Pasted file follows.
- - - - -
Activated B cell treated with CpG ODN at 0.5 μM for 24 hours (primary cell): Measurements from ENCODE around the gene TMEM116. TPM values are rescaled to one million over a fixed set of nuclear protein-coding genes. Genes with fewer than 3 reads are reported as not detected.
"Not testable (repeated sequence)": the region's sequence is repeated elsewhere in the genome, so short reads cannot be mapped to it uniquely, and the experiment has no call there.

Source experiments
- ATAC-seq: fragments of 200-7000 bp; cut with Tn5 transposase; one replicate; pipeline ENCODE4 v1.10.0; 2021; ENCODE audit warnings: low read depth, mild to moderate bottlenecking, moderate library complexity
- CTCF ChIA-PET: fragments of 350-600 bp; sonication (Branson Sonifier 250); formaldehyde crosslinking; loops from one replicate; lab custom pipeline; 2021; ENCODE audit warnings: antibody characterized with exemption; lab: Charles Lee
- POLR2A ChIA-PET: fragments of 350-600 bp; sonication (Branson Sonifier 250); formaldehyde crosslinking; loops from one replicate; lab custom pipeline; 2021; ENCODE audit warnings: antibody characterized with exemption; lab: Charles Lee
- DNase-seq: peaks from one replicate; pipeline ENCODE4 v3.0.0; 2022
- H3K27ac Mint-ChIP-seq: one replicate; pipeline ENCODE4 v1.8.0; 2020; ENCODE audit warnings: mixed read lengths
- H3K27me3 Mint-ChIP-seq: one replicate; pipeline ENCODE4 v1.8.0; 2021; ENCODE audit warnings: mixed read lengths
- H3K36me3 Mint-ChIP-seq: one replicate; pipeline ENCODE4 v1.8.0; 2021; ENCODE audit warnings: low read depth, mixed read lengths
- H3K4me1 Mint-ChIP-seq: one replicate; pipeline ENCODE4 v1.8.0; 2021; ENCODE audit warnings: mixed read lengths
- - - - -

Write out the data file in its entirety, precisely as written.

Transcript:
Activated B cell treated with CpG ODN at 0.5 μM for 24 hours (primary cell): Measurements from ENCODE around the gene TMEM116. TPM values are rescaled to one million over a fixed set of nuclear protein-coding genes. Genes with fewer than 3 reads are reported as not detected.
"Not testable (repeated sequence)": the region's sequence is repeated elsewhere in the genome, so short reads cannot be mapped to it uniquely, and the experiment has no call there.

Source experiments
- ATAC-seq: fragments of 200-7000 bp; cut with Tn5 transposase; one replicate; pipeline ENCODE4 v1.10.0; 2021; ENCODE audit warnings: low read depth, mild to moderate bottlenecking, moderate library complexity
- CTCF ChIA-PET: fragments of 350-600 bp; sonication (Branson Sonifier 250); formaldehyde crosslinking; loops from one replicate; lab custom pipeline; 2021; ENCODE audit warnings: antibody characterized with exemption; lab: Charles Lee
- POLR2A ChIA-PET: fragments of 350-600 bp; sonication (Branson Sonifier 250); formaldehyde crosslinking; loops from one replicate; lab custom pipeline; 2021; ENCODE audit warnings: antibody characterized with exemption; lab: Charles Lee
- DNase-seq: peaks from one replicate; pipeline ENCODE4 v3.0.0; 2022
- H3K27ac Mint-ChIP-seq: one replicate; pipeline ENCODE4 v1.8.0; 2020; ENCODE audit warnings: mixed read lengths
- H3K27me3 Mint-ChIP-seq: one replicate; pipeline ENCODE4 v1.8.0; 2021; ENCODE audit warnings: mixed read lengths
- H3K36me3 Mint-ChIP-seq: one replicate; pipeline ENCODE4 v1.8.0; 2021; ENCODE audit warnings: low read depth, mixed read lengths
- H3K4me1 Mint-ChIP-seq: one replicate; pipeline ENCODE4 v1.8.0; 2021; ENCODE audit warnings: mixed read lengths